Solving a Simple ODE from the Navier-Stokes

In summary, the conversation discusses solving an ODE derived from the Navier Stokes equations using a power law solution. However, the resulting solution does not match the expected radial profile, leading to further exploration and the use of a new function. The final solution involves an exponential function and the integral of an error function, with the angle dependence determined by boundary conditions.
  • #1
Peregrine
22
0
I've reduced a portion of the Navier Stokes to solve a flow problem, and am left with the following ODE:

[tex]u (\frac {\partial^2 Vz} {\partial^2 r}) + \frac {r} {u}\frac {\partial Vz} {\partial r} = 0 [/tex]

I tried to solve this equation by assuming a power law solution with
[tex]Vz = Cr^n [/tex]

Which yields

[tex] n(n-1)r^{n-2} + nr^{n-2} = 0 [/tex],

Thus n^2 - n + n = 0

Which seems to indicate [tex] n^2 =0 [/tex] => n = 0

So Vz = C. But, I don't think this is what physically happens, Iam expecting a radial profile and not a flat profile, so I'm looking for where I took a wrong turn. Any ideas? Thanks.
 
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  • #2
HINT: Substitute [itex] \frac{\partial V_{z}}{\partial r} [/itex] by a new function, let's call it [itex] f(r,...) [/itex]. Then see what you get.

Daniel.
 
  • #3
So, using the hint I get:

uf''(r) + (u/r)f'(r) = 0

Assuming an exponential function,
[tex]f(r) = e^{nr}[/tex]
[tex]f'(r) = ne^{nr}[/tex]
[tex]f''(r) = n^2e^{nr}[/tex]

Thus

[tex]un^2e^{rn} + (u/r)ne^{rn} = 0[/tex]
[tex]u(n^2+1/rn) = 0[/tex]
[tex]un(n+1/r) = 0[/tex]
[tex]n = 0, -1/r[/tex]

So:
[tex]Vz = Ae^{0} + Be^{-1/r} [/tex]

Is that the correct methodology? Thanks again.
 
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  • #4
I get the eq for "f"

[tex] u\frac{df}{dr}+\frac{r}{u}f=0 [/tex]

with the solution

[tex] f(r)=Ce^{-\frac{r^{2}}{2u^{2}}} [/tex]

and then finally

[tex] V(r,\vartheta)=C\int Ce^{-\frac{r^{2}}{2u^{2}}} \ dr + g(\vartheta) [/tex]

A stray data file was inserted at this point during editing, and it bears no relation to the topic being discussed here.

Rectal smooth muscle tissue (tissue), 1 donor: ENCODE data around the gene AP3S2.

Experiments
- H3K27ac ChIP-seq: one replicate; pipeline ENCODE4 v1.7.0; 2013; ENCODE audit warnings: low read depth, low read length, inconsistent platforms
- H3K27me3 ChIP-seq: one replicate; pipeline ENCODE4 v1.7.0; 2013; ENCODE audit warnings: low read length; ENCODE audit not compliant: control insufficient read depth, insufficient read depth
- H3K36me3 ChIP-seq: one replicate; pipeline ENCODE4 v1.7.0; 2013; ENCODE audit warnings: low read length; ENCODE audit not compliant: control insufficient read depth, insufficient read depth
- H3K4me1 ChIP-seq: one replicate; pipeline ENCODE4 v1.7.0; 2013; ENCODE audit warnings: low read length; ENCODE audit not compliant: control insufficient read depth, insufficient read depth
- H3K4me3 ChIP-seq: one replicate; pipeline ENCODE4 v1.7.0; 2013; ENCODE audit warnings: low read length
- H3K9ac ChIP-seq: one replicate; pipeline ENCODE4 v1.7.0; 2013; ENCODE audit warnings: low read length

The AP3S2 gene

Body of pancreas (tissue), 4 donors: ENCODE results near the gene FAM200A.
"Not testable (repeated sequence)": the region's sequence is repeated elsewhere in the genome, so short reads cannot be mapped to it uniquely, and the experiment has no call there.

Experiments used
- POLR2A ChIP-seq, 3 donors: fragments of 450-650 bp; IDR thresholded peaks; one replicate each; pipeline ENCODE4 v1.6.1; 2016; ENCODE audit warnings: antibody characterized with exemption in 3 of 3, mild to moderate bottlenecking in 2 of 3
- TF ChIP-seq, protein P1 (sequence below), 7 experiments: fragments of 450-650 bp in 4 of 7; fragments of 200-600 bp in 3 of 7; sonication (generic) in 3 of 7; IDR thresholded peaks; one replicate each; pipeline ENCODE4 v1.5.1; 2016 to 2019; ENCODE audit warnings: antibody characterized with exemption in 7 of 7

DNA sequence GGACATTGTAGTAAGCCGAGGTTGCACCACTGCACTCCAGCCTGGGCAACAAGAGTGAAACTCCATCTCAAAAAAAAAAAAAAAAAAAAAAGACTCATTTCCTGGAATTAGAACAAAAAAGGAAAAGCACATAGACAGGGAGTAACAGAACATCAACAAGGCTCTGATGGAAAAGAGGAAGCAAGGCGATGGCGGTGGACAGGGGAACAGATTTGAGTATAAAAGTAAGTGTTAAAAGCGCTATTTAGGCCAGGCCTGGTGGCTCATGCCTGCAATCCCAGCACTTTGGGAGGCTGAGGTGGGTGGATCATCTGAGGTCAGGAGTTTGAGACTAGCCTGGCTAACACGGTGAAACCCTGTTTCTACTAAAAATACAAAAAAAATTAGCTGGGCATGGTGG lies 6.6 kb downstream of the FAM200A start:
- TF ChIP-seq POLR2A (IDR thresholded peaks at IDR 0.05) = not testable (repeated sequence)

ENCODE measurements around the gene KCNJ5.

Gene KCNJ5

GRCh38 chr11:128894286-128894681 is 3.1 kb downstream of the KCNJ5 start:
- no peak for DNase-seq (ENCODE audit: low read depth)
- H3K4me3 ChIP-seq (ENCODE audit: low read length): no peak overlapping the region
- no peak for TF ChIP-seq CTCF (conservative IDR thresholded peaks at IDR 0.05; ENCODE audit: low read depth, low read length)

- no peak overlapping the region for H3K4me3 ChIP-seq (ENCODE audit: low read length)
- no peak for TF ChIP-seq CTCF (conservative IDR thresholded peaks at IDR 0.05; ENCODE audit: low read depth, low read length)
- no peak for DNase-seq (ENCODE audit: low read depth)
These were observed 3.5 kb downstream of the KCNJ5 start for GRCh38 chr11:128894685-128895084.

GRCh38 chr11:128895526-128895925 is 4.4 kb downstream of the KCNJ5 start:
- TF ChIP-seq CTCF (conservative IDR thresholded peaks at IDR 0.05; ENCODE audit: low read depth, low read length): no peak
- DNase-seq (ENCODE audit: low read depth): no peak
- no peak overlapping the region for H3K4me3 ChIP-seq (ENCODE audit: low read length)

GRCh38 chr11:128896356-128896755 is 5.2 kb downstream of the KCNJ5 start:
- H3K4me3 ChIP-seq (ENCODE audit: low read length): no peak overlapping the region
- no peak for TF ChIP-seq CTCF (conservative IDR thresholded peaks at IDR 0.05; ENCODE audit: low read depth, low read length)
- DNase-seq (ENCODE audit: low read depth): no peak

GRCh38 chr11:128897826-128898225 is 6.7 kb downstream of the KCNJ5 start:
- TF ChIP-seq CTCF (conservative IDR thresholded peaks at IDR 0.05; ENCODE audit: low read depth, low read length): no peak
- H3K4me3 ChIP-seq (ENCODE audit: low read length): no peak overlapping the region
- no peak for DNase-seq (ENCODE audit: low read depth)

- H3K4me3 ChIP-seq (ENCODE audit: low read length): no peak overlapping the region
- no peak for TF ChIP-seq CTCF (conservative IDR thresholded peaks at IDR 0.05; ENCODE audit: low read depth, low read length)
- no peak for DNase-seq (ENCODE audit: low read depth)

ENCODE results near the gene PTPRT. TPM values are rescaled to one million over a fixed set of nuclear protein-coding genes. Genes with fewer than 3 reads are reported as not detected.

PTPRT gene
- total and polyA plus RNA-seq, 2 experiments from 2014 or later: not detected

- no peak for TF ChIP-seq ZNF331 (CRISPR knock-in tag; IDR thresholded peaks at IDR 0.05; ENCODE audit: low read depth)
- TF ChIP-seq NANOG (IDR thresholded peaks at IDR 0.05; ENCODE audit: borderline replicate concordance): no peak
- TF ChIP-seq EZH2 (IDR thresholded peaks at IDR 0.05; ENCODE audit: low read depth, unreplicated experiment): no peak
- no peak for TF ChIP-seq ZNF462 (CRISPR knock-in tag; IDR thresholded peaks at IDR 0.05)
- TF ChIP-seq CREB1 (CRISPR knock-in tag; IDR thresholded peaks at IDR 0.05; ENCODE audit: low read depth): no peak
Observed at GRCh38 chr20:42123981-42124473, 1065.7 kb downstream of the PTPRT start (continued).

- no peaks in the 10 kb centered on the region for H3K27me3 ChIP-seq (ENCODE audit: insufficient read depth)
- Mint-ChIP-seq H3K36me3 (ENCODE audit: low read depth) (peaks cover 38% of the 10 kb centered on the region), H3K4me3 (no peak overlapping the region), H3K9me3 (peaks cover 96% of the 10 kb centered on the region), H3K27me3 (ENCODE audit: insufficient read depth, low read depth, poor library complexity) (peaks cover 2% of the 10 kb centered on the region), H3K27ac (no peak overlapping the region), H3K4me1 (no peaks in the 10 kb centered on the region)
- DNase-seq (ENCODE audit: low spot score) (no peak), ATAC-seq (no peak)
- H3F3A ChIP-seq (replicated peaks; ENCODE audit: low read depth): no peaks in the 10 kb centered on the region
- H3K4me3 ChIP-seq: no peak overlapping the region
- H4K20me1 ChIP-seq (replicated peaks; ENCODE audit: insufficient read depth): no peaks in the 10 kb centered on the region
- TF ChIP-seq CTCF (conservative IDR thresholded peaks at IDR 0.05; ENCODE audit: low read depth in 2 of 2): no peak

The integral brings in the erf function, while the angle dependence should be determined by boundary conditions.

Daniel.
 

Related to Solving a Simple ODE from the Navier-Stokes

1. What is an ODE and how does it relate to the Navier-Stokes equations?

An ODE, or ordinary differential equation, is a mathematical equation that describes the relationship between a function and its derivatives. In the context of fluid mechanics, the Navier-Stokes equations are a set of partial differential equations that govern the motion of fluid particles. By solving a simple ODE from the Navier-Stokes equations, we can gain insight into the behavior of fluids in various scenarios.

2. How do I solve a simple ODE from the Navier-Stokes equations?

To solve a simple ODE from the Navier-Stokes equations, you will first need to specify the initial and boundary conditions for the problem. Next, you can use various analytical or numerical methods to solve the ODE, such as separation of variables, substitution, or Euler's method. It is important to note that the complexity of the ODE and the accuracy of the solution method will vary depending on the specific problem.

3. What are some real-world applications of solving ODEs from the Navier-Stokes equations?

The Navier-Stokes equations and their resulting ODEs have many practical applications, including predicting the flow of air around airplanes, designing efficient pipelines for transporting fluids, and understanding the behavior of ocean currents. These equations are also crucial in the study of turbulence, which has implications in weather forecasting, aerodynamics, and many other fields.

4. Are there any limitations to solving ODEs from the Navier-Stokes equations?

While ODEs from the Navier-Stokes equations provide valuable insights into fluid behavior, they also have some limitations. These equations are based on certain assumptions and simplifications, such as the fluid being incompressible and the flow being steady. In reality, these assumptions may not always hold, and more complex equations, such as the full Navier-Stokes equations or computational fluid dynamics, may be needed to accurately describe fluid motion.

5. What are some future developments in solving ODEs from the Navier-Stokes equations?

There is ongoing research and development in the field of solving ODEs from the Navier-Stokes equations, with the goal of improving accuracy and efficiency. Some advancements include the use of machine learning techniques to better predict turbulent flows and the development of new numerical methods for solving the equations. Additionally, there is ongoing work on extending the Navier-Stokes equations to incorporate additional factors, such as heat transfer or chemical reactions, for more comprehensive modeling of fluid behavior.

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